Poverty is nearing 40 percent in Argentina, which is in recession and has suffered 18 months of economic crisis sparked by a currency crash. The economy is expected to shrink by 3.1 percent in 2019, inflation is hovering around 55 percent and external debt is about 90 percent of GDP.
The government hopes tax incentives will improve the situation for small- and medium-sized businesses.
Announcing the reform plan earlier in the week, Economy Minister Martín Guzmán said the measures seek to “protect sectors that are highly vulnerable.”
They include a six-month freeze on public utility prices and a 10,000-peso (US$160) bonus for low-income pensioners.
During debate in the Senate, lawmakers also brought up the idea that retired judges, diplomats and former presidents or vice presidents should be excluded from the payment adjustment freeze that will apply to many other pension-holders not considered low-income. This idea generated pushback from critics who said the idea was hypocritical given the “solidarity” of the law named as such.
Speaking prior to the debate, Cabinet Chief Santiago Cafiero called on lawmakers to pass the bill, warning that “the economy is in virtual default and 40 percent of our inhabitants are [living] below the poverty line.”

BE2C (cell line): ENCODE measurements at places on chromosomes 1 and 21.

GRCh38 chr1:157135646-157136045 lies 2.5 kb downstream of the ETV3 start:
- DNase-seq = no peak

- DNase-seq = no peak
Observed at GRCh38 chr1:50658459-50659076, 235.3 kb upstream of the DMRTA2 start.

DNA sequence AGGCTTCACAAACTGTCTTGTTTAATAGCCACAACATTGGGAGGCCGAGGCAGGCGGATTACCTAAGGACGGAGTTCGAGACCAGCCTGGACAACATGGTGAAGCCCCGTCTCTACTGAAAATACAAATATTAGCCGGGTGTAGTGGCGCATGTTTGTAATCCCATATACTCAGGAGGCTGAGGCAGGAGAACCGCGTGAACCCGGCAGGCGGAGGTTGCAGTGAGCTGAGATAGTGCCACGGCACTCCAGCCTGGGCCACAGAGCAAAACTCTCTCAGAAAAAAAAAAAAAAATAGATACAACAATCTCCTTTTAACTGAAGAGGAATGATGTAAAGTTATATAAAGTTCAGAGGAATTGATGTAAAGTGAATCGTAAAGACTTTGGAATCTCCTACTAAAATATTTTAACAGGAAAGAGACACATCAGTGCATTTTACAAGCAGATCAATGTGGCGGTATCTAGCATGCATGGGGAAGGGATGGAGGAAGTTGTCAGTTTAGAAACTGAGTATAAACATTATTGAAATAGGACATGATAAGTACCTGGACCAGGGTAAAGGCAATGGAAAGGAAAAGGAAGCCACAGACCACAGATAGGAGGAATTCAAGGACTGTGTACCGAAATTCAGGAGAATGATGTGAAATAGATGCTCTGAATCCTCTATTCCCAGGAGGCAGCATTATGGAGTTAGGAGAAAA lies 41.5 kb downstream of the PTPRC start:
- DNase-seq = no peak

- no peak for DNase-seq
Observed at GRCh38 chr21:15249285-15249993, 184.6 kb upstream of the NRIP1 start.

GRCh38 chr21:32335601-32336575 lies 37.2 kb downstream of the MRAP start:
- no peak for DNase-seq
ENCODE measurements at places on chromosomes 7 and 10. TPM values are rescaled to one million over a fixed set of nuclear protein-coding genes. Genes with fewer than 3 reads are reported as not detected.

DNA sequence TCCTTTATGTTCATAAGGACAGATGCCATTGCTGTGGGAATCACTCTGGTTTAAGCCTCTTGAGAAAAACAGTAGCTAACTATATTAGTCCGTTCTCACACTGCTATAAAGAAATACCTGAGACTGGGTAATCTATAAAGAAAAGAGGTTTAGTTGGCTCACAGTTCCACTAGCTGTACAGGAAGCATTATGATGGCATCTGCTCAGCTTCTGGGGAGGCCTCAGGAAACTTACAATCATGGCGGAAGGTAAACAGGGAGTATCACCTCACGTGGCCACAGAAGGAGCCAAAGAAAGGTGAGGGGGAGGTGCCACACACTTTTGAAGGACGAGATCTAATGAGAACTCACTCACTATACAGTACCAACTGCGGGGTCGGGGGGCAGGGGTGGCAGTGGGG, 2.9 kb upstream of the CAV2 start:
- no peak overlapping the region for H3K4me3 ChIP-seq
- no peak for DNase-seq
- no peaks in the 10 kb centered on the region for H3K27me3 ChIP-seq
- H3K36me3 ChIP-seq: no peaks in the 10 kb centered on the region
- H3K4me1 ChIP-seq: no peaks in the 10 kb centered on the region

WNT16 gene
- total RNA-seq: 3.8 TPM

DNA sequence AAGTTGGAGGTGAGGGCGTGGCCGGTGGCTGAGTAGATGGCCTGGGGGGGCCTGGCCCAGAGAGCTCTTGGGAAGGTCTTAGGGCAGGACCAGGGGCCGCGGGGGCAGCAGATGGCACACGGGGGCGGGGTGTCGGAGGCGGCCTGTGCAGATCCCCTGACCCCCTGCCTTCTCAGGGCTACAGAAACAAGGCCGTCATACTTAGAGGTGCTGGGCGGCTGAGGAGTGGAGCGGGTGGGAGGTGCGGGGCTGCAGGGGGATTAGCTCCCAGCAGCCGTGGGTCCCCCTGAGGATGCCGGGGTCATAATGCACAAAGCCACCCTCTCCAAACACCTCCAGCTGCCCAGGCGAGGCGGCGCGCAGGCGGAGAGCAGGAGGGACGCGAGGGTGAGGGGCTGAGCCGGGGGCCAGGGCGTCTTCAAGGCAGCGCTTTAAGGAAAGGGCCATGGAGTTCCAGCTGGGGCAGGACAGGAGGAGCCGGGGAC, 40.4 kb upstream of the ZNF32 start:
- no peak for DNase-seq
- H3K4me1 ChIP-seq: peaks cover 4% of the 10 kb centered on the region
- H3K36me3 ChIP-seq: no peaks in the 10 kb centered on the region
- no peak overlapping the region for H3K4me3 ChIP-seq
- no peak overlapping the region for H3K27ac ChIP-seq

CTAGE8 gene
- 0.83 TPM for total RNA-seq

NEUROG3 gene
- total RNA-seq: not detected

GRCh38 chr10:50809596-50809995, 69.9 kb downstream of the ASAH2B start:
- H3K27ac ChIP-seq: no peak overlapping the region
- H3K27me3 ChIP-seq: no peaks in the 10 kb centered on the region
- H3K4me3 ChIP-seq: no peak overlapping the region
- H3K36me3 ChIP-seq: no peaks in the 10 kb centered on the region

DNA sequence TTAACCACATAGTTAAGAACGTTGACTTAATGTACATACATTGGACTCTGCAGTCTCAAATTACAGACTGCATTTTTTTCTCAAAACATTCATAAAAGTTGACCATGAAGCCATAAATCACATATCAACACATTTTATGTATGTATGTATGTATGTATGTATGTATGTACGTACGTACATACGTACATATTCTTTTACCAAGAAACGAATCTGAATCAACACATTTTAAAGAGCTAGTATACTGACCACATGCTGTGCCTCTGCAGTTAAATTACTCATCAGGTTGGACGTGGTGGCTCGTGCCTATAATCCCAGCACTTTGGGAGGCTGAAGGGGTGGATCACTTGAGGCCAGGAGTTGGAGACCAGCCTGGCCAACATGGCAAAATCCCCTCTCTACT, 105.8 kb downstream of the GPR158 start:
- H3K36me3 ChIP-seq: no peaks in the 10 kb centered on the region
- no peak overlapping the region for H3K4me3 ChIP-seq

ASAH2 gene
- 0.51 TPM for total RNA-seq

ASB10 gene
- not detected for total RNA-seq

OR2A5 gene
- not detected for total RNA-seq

Breaking down the legislative package
Here are the main proposals sent to Congress:
– Authorise the Executive to carry out measures necessary to ensure the “fiscal sustainability” of public debt
– Authorise government to issue as much as US$4.6 billion of 10-year, dollardenominated notes to the Central Bank in exchange for hard currency, which will be used to service dollar debt payments
– Allow the Executive to reassign resources pre-allocated in the 2019 budget
– Boost salaries, attending to the most vulnerable sectors and creating mechanisms to facilitate salary agreements
– Utility prices will remain unchanged for 180 days
– Maintain electricity and natural gas subsidies under federal jurisdiction and authorise the government to start the renegotiation process
– Authorise the Executive branch to “administratively intervene” in national energy regulators
– Soybean export taxes may rise to 33 percent from 30 percent
– Wheat and corn export taxes may rise to 15 percent from 12 percent
–Ensure supply of essential medicines for outpatient treatments for patients in “conditions of high social vulnerability”
US DOLLAR PURCHASES
– 30-percent tax on dollar purchases during five fiscal periods
– Government to use 70 percent of those proceeds for social security
– Tax also applies to foreign transactions
TAXES ON THE WEALTHY
– Tax of 0.75 percent on assets between US$3 million and US$6.5 million
– Tax of 1 percent on assets valued between US$6.5 million to US$18 million
– Tax of 1.25 percent on assets US$18 million and higher